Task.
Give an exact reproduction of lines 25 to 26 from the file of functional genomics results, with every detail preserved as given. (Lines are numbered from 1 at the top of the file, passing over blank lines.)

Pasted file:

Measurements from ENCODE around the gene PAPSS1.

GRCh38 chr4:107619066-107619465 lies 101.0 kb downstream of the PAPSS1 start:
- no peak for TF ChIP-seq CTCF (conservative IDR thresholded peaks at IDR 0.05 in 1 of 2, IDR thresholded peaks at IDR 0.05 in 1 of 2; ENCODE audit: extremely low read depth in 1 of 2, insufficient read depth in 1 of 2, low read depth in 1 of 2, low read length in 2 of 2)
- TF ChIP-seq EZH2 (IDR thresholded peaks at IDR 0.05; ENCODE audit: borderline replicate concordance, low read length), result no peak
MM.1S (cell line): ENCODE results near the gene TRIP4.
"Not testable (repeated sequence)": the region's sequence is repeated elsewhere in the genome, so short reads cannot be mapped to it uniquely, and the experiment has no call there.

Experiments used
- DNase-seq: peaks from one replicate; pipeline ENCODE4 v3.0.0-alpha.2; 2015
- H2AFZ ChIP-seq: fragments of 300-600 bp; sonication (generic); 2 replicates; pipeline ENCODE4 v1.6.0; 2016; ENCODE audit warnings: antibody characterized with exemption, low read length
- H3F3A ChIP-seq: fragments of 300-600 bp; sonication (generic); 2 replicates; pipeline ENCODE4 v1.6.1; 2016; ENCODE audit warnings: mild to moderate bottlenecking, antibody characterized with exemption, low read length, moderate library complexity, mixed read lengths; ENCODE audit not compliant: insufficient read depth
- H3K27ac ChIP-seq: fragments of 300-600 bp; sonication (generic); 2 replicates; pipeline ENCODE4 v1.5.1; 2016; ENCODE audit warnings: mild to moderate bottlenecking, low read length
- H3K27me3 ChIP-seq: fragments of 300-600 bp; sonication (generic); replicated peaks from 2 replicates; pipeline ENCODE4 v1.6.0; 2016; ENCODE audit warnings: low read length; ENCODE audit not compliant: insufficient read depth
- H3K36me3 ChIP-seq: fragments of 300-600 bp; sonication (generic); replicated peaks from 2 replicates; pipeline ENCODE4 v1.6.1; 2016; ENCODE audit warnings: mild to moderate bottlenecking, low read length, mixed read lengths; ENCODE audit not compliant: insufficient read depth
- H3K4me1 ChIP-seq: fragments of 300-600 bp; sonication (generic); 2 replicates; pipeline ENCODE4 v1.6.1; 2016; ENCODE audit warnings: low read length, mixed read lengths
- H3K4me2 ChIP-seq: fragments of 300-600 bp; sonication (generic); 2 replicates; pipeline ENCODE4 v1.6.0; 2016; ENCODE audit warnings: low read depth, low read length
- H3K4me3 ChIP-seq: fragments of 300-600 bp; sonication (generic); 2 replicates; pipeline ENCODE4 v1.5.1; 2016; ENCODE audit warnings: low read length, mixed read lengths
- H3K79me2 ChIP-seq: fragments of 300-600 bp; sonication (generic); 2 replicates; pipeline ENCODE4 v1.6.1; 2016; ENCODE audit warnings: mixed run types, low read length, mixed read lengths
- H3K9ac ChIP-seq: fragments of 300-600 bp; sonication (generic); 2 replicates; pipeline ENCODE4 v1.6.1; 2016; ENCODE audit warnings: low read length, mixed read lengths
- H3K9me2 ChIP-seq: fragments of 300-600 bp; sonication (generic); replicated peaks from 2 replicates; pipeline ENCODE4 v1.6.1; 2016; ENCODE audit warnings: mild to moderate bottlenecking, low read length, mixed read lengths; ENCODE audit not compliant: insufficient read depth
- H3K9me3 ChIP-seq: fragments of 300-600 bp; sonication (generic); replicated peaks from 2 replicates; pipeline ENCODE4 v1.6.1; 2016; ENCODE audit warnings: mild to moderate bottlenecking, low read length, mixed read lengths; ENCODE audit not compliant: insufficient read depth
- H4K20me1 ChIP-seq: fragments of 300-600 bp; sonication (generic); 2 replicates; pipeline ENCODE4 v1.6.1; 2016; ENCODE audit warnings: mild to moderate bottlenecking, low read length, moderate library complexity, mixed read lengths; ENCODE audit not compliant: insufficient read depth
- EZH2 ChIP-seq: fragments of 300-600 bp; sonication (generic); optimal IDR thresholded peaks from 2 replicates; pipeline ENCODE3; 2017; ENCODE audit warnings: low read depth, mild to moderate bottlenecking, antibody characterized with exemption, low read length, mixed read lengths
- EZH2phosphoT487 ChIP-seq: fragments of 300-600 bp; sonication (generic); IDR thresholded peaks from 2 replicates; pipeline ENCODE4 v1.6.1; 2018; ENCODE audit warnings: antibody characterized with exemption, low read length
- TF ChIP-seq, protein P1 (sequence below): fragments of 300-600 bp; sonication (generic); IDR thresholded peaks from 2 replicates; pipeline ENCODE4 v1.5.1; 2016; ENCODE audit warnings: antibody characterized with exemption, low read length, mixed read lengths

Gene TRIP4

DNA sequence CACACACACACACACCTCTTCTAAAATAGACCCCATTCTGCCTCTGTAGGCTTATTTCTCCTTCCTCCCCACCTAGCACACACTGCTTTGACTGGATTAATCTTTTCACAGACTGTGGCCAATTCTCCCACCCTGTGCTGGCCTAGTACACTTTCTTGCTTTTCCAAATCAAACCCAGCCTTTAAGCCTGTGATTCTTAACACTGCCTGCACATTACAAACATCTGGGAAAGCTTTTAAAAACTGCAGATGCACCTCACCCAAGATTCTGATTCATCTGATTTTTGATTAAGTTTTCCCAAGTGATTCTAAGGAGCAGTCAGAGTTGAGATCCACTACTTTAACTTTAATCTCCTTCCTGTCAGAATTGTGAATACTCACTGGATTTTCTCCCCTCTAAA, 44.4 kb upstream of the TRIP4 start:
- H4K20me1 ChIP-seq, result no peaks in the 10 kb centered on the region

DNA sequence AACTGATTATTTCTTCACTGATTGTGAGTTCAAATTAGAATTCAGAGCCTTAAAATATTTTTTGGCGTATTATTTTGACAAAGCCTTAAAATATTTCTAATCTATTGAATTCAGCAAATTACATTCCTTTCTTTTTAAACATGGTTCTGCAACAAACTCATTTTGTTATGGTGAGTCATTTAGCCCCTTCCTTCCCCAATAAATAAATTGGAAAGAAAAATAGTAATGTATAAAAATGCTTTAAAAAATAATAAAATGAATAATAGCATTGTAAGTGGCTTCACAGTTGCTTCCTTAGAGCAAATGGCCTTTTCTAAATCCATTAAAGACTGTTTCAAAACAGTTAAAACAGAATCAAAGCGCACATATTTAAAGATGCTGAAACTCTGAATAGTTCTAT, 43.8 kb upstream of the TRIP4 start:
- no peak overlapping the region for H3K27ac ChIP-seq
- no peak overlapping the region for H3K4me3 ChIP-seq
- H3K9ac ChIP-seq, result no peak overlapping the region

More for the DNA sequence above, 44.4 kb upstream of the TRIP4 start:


Gene TRIP4

DNA sequence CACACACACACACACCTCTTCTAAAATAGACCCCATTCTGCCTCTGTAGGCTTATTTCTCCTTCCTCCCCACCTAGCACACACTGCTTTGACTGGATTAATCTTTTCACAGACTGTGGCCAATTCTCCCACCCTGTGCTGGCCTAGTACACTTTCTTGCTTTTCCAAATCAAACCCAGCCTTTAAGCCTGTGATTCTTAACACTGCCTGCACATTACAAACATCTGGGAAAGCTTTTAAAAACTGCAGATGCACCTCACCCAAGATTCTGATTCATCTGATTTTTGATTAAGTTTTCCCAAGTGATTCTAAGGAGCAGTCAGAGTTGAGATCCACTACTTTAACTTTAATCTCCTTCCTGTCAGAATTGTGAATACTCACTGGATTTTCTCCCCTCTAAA, 44.4 kb upstream of the TRIP4 start: